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Frank Diamond has been with Infection Control Today since November 2019. He has more than 30 years of experience working for magazines, newspapers, and television news.
The test involves collecting a nasal sample and then putting it into a vial. Within 30 minutes or less, a light-up display will show whether the person has tested positive or negative for SARS-CoV-2.
The US Food and Drug Administration (FDA) last night granted emergency use authorization (EUA) for an at-home, self-administered test for coronavirus disease 2019 (COVID-19) that will deliver results in 30 minutes.
FDA Commissioner Stephen M. Hahn, MD, said in a press release that “while COVID-19 diagnostic tests have been authorized for at-home collection, this is the first that can be fully self-administered and provide results at home. This new testing option is an important diagnostic advancement to address the pandemic and reduce the public burden of disease transmission.”
Lucira Health developed the molecular single use test kit, which is currently available only by prescription. It arrives as the United States confronts a surge of COVID cases that’s increasing hospitalizations and deaths throughout the country. There have been more than 100,000 confirmed cases of COVID-19 each day for the last 2 weeks in the United States, according to Johns Hopkins University. Just yesterday, the country recorded 161,934 cases of COVID-19 with 1707 people dying from the disease. There have been over 11.4 million confirmed cases of COVID-19 in the United States since the pandemic began, and over 248,000 have died from the novel coronavirus.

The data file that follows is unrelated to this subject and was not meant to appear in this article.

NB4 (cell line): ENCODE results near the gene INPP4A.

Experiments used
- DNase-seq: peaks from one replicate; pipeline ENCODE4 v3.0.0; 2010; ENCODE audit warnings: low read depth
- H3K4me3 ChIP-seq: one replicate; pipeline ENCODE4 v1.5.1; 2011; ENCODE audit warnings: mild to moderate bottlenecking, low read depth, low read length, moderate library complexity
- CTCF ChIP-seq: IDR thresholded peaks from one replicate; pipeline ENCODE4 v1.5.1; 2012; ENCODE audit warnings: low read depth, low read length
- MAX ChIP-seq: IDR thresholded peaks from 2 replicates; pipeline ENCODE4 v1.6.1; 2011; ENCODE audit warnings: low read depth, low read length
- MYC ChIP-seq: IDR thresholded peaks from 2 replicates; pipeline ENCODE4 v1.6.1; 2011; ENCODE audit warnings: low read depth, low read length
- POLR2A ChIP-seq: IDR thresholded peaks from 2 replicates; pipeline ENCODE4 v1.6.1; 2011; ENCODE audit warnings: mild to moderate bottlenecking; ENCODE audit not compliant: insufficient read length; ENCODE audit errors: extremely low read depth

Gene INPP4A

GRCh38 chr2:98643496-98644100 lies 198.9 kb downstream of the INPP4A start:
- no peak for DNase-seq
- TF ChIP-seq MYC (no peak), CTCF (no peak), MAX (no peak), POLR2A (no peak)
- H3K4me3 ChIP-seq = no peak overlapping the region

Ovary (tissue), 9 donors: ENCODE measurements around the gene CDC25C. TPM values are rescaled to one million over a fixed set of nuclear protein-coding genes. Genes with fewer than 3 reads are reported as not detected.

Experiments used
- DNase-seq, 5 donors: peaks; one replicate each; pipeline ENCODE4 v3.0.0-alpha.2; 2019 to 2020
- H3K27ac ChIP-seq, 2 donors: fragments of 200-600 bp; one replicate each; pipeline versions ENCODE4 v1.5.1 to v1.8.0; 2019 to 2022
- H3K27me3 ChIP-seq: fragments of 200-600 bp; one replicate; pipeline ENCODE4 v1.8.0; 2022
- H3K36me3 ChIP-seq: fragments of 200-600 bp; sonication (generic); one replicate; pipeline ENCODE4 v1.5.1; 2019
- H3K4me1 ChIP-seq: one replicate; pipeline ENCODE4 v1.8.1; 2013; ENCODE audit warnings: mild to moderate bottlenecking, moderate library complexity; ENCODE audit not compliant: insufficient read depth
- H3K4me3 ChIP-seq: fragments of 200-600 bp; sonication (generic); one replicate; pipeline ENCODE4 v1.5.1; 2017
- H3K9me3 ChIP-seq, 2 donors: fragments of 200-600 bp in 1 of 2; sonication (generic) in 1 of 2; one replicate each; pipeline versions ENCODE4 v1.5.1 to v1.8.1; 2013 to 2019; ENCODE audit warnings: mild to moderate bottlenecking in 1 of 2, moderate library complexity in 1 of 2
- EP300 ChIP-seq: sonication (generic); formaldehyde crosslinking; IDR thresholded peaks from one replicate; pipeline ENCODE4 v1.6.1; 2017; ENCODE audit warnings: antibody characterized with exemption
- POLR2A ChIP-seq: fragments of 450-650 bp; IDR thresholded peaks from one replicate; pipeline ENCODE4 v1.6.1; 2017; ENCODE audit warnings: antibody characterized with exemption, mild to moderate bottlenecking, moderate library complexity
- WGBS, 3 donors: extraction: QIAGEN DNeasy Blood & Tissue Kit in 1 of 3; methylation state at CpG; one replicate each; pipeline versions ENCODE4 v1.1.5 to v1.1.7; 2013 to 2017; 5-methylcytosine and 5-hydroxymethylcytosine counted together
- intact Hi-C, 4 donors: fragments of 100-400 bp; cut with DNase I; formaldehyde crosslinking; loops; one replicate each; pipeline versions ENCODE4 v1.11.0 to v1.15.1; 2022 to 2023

The at-home test given EUA approval by the FDA—the Lucira COVID-19 All-In-One Test Kit test—provides nasal swabs that can be used for people 14 years old and older who their healthcare provider suspects of having COVID-19. The tests will also be available at hospitals, urgent care centers, doctor’s offices, and emergency rooms.
The test involves collecting a nasal sample and then putting it into a vial. Within 30 minutes or less, a light-up display will show whether the person has tested positive or negative for SARS-CoV-2. Those who test positive should get advice from their healthcare provider, self-isolate.
Jeff Shuren, MD, JD, the director of FDA’s Center for Devices and Radiological Health, said in the press release that the EUA represents “a significant step toward FDA’s nationwide response to COVID-19. A test that can be fully administered entirely outside of a lab or healthcare setting has always been a major priority for the FDA to address the pandemic. Now, more Americans who may have COVID-19 will be able to take immediate action, based on their results, to protect themselves and those around them. We look forward to proactively working with test developers to support the availability of more at-home test options.”